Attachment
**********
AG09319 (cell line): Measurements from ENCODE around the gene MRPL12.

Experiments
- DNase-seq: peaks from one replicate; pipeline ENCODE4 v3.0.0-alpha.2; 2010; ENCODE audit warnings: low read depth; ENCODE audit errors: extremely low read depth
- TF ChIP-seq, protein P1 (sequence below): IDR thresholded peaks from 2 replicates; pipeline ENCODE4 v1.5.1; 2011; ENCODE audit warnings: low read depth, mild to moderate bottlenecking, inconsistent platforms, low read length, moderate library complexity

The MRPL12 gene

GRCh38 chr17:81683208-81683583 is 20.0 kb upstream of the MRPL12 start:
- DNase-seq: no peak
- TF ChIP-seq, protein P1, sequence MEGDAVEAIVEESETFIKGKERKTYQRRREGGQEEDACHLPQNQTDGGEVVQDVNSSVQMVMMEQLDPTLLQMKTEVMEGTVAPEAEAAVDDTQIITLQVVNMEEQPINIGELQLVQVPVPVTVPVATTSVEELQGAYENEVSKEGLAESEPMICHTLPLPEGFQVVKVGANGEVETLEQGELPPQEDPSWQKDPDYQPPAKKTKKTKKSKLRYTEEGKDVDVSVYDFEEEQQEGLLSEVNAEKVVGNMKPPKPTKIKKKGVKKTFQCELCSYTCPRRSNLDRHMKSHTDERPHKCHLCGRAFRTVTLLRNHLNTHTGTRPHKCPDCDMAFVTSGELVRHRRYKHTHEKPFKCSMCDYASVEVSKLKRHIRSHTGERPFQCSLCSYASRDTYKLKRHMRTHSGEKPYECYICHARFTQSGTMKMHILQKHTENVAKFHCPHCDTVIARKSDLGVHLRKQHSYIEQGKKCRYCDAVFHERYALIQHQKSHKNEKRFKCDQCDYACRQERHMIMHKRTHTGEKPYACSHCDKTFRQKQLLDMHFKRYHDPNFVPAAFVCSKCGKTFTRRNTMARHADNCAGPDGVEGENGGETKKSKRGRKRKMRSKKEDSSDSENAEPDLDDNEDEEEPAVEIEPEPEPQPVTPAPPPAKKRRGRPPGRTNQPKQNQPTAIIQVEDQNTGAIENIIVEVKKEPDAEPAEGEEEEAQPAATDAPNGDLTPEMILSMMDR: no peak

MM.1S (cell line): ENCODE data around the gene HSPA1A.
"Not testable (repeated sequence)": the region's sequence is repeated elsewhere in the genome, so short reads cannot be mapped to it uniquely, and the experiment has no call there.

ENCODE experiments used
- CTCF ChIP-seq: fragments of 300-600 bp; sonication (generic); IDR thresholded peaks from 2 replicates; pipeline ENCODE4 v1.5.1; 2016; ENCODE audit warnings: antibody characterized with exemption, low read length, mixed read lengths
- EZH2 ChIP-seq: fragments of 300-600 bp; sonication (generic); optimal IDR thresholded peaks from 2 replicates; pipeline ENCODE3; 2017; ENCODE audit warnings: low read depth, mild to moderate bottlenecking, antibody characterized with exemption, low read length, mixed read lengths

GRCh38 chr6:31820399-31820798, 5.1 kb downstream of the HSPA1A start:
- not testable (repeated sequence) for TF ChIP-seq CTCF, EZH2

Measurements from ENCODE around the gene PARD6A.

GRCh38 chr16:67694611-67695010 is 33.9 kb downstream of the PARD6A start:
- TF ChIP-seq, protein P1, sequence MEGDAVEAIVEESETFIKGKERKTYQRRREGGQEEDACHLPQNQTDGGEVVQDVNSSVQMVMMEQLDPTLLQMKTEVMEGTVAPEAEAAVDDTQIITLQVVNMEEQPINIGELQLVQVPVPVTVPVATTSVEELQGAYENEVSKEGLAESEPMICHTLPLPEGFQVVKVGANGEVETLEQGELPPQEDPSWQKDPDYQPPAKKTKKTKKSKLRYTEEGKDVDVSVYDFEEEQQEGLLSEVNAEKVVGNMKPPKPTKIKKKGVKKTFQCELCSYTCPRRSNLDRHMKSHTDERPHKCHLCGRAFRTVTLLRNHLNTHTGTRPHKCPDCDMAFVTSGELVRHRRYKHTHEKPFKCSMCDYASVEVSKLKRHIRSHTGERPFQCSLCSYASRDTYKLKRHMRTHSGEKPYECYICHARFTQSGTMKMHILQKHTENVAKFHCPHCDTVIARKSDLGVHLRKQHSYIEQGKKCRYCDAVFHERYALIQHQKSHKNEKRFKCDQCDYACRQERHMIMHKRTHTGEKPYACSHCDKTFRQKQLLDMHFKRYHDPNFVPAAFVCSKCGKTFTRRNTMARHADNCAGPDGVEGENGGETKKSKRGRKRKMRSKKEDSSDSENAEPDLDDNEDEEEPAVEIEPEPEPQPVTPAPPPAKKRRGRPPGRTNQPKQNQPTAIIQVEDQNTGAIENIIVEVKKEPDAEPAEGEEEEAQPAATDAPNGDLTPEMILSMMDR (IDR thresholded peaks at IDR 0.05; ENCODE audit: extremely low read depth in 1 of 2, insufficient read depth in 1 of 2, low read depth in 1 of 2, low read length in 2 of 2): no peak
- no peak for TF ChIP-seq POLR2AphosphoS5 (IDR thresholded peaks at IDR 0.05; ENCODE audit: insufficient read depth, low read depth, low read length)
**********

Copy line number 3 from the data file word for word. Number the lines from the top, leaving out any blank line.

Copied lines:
- DNase-seq: peaks from one replicate; pipeline ENCODE4 v3.0.0-alpha.2; 2010; ENCODE audit warnings: low read depth; ENCODE audit errors: extremely low read depth